Putting gutters on an outbuilding can cost you quite a bit if you buy all the supplies new, but If you come across some used gutters that can be taken away for free it could save you a lot of money.
I was cutting down a tree for a friend and she had some gutters that were torn down in a heavy snow. As it turned out they were a little bent but nothing that I could not straighten out. After I got them home and looked at the building that needed gutters it turned out to be an almost perfect fit.
So I went to the hardware store and picked up all of the remaining supplies needed to repair and install these gutters. First thing I needed was the mounting hardware, and you can use the giant gutter nails if you are going directly into a wood fascia board. You can also get the higher tech screws with metal hanger brackets if you prefer. The only thing about using the nails is to make sure that you are aligned with the ends of your rafters so the nail has something more than the 3/4″ fascia board to hold it in place.
Next you need to take a level up on a ladder and make some markings where you want the gutter to hang. It is wise to create as much fall as possible so that water does not lay in the gutter if it can be avoided. Depending how far your gutter runs you may have to be very accurate in your measurements in order to create enough drop so that water will flow out of the downspout. Since the barn I was working on is only 16 feet long it was not hard to create the maximum amount of drop. I did this by setting the closed end of the gutter up high near the underside of the shingles, and then at the opposite end I have the downspout end drop low down to just flush with the bottom edge of the fascia board.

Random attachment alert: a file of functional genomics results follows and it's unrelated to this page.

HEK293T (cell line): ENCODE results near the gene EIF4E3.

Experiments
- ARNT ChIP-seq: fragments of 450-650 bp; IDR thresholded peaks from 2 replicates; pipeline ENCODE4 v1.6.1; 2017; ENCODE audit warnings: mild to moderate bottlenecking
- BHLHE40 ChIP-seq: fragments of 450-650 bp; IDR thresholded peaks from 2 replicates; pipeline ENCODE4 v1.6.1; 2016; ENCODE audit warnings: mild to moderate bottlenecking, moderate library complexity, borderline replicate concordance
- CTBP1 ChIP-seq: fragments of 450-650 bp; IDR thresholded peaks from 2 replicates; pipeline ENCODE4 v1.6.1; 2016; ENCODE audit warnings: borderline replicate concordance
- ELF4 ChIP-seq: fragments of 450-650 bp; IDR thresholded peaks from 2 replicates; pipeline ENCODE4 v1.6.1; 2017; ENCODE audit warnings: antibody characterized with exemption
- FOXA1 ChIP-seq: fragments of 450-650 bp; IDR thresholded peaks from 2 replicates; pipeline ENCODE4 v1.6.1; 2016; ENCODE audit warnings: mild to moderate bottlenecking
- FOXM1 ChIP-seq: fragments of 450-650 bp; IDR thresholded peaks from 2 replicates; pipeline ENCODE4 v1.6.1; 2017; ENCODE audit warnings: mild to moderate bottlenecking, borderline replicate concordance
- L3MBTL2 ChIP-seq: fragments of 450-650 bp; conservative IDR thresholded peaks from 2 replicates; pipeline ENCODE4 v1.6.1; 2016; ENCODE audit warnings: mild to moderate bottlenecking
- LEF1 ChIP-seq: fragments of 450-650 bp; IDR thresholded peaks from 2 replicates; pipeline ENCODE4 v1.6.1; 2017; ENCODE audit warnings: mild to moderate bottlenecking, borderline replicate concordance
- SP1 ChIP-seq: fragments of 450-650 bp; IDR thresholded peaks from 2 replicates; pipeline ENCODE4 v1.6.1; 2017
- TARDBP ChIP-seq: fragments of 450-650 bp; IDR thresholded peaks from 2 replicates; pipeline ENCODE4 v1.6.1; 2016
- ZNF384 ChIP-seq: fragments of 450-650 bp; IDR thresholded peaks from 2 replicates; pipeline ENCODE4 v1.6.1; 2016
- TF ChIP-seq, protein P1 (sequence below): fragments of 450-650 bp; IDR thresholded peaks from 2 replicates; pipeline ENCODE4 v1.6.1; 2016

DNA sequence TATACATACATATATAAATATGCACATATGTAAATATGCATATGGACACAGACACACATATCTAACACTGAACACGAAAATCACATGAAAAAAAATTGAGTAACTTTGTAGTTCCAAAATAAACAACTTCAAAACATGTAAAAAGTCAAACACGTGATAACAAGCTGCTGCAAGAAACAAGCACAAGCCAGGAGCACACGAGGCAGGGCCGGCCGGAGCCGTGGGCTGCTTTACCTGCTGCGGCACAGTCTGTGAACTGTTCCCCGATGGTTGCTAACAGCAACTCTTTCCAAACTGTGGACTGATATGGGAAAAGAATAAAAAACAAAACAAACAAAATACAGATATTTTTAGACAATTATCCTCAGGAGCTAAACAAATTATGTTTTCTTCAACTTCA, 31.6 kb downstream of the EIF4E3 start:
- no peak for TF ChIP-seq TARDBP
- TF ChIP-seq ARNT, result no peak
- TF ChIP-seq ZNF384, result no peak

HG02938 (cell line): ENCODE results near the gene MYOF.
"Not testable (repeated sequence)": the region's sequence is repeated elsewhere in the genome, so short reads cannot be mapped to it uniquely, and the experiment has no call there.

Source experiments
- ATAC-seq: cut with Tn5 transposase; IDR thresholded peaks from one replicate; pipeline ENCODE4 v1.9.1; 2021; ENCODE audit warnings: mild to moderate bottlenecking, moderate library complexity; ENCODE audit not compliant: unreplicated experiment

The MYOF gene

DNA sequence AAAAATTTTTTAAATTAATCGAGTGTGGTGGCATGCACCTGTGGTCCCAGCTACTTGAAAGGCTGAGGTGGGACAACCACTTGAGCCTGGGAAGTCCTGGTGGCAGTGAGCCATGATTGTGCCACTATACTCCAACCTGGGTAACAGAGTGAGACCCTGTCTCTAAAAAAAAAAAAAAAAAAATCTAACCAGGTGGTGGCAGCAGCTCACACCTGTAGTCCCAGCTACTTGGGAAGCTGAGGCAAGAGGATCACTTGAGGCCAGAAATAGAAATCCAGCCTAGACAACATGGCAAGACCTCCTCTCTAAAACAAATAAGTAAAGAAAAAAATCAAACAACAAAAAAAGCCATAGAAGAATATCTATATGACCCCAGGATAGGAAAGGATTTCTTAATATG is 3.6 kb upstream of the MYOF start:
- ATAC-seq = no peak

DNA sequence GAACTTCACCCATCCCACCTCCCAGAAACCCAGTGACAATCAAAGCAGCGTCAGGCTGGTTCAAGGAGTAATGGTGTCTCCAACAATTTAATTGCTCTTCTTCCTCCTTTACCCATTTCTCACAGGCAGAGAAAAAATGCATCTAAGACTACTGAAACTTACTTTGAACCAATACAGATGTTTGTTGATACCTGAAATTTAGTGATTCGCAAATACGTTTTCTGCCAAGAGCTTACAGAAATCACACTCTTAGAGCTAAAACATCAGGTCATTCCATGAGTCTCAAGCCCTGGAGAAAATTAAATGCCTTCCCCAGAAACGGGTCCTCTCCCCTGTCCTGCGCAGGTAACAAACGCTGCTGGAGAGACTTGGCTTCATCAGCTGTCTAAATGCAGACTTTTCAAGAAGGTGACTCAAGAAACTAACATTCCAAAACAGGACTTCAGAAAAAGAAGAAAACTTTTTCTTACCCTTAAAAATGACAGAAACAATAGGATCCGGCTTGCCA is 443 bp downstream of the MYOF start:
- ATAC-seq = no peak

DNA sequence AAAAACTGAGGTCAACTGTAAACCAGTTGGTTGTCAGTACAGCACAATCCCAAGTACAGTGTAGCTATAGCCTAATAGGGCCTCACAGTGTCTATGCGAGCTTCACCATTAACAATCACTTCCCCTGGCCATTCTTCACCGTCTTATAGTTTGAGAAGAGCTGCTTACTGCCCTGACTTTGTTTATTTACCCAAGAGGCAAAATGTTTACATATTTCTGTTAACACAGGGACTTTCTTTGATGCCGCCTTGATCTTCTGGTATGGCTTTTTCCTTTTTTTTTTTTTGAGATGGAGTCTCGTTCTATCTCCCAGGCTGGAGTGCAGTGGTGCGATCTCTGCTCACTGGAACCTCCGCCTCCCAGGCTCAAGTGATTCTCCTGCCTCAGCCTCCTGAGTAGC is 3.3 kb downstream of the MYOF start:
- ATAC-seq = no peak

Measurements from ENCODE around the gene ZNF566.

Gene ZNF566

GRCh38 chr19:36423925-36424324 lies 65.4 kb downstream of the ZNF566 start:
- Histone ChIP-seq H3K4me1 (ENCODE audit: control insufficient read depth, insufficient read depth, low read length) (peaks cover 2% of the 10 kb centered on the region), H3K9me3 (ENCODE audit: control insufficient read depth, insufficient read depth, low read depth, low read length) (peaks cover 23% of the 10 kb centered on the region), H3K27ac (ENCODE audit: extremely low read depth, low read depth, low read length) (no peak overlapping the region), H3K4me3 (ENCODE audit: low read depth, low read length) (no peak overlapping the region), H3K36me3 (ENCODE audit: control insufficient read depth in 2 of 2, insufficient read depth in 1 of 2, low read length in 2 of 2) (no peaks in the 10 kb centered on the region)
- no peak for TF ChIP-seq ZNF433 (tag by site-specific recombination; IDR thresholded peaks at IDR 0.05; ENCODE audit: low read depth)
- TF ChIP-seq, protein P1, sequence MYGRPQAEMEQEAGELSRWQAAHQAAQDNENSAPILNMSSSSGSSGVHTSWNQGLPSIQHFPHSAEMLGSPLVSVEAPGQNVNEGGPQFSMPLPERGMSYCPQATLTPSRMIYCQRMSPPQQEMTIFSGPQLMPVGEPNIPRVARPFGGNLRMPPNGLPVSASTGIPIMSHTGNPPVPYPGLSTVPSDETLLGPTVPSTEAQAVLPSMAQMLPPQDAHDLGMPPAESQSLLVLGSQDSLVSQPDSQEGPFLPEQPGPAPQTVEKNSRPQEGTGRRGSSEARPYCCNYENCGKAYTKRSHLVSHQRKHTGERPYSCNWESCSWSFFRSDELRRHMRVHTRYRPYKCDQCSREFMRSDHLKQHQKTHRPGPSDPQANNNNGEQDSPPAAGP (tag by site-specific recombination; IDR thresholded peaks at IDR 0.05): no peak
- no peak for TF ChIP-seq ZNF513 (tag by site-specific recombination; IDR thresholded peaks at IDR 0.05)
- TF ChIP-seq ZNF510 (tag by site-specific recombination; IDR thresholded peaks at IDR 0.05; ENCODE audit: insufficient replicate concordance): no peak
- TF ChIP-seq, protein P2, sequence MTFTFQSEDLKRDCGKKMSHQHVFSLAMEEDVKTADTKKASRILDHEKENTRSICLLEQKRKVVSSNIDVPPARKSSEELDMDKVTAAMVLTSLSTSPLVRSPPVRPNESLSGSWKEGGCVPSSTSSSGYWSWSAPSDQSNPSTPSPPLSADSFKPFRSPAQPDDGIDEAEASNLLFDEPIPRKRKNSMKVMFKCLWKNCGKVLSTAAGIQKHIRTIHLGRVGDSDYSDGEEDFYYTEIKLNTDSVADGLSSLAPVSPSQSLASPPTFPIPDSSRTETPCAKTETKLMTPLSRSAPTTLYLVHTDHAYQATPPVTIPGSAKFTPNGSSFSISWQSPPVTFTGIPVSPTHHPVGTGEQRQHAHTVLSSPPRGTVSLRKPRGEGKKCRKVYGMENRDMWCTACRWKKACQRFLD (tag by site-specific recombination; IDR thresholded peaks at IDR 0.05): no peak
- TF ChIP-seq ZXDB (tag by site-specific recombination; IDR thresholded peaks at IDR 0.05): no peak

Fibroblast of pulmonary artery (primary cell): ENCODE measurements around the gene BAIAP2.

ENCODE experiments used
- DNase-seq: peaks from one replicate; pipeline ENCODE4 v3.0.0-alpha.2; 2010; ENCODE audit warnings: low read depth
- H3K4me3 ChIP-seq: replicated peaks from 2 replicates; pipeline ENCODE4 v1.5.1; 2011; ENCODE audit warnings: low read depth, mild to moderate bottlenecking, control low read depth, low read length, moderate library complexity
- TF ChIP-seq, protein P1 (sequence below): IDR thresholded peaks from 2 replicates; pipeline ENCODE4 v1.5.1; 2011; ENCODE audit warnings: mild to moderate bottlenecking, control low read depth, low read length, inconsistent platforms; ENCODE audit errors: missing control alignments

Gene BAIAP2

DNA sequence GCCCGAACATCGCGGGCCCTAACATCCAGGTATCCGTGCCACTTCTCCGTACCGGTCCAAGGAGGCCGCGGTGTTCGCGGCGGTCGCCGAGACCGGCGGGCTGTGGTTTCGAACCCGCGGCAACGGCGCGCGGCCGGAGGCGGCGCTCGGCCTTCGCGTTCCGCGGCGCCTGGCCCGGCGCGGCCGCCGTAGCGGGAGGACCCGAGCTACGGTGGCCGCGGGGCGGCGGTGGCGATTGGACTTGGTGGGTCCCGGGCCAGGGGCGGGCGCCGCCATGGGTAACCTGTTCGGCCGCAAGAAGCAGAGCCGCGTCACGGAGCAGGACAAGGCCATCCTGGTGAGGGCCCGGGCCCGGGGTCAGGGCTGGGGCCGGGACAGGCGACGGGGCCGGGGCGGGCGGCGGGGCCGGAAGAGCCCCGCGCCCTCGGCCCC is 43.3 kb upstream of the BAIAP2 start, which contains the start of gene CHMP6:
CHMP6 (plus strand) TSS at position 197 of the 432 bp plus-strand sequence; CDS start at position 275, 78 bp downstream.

Next you need to start hanging your gutter along the lines you marked which is easy if you can get one end started by putting a screw through the back wall of the gutter into the fascia board. Then go down a few feet and with the gutter on your mark set a second holding screw. These can be left in place as an extra support in the gutter and once the main nails or screws are installed you can go back and put more of these screws in place.
Once you have two gutter ends meeting that have to be joined there is a splice kit which uses a special gray glue that bonds the repair piece to each of the two gutter pieces. This is then snapped over the gutters, centered and then screwed to each piece. Once the two pieces are secured you can nail or screw that section to the fascia board as well.
Next you need to cap your ends and using the same silver glue here you squeeze the glue from the tube into the seam of the end cap. Then push this cap firmly onto the end of your gutter. This is then screwed into place with the small cross head screws included in the end cap kit.
Now you need to mount the downspouts and connect all the pipe pieces together. As you go along put on the holding straps so that the pipes do not slip out of the other pieces you have inserted them into. Once everything is aligned and straight put at least two screws into every joint and also at any elbows or transitions that are in the downspout piping. In this particular project I was adding white plastic rain barrels so a “Y” shaped diversion valve was built into the downspout pipe so that the barrel can fill with water when I want it to. Once it is filled I can manually divert the flow back to the normal piping run.
These barrels will freeze if left with any water in them so I remove them before winter to prevent the rupture of any barrels.
Supplies: four end kits, one bag of mounting nails with plastic spacers, two section joiner kits, three downspout elbows, one straight piece of downspout, six mounting straps, three boxes of 1/2″ white painted cross head screws, two “Y” diversion valves. Your list may vary because I recycled a good deal of my components.
This article comes completely from my personal knowledge and experience.
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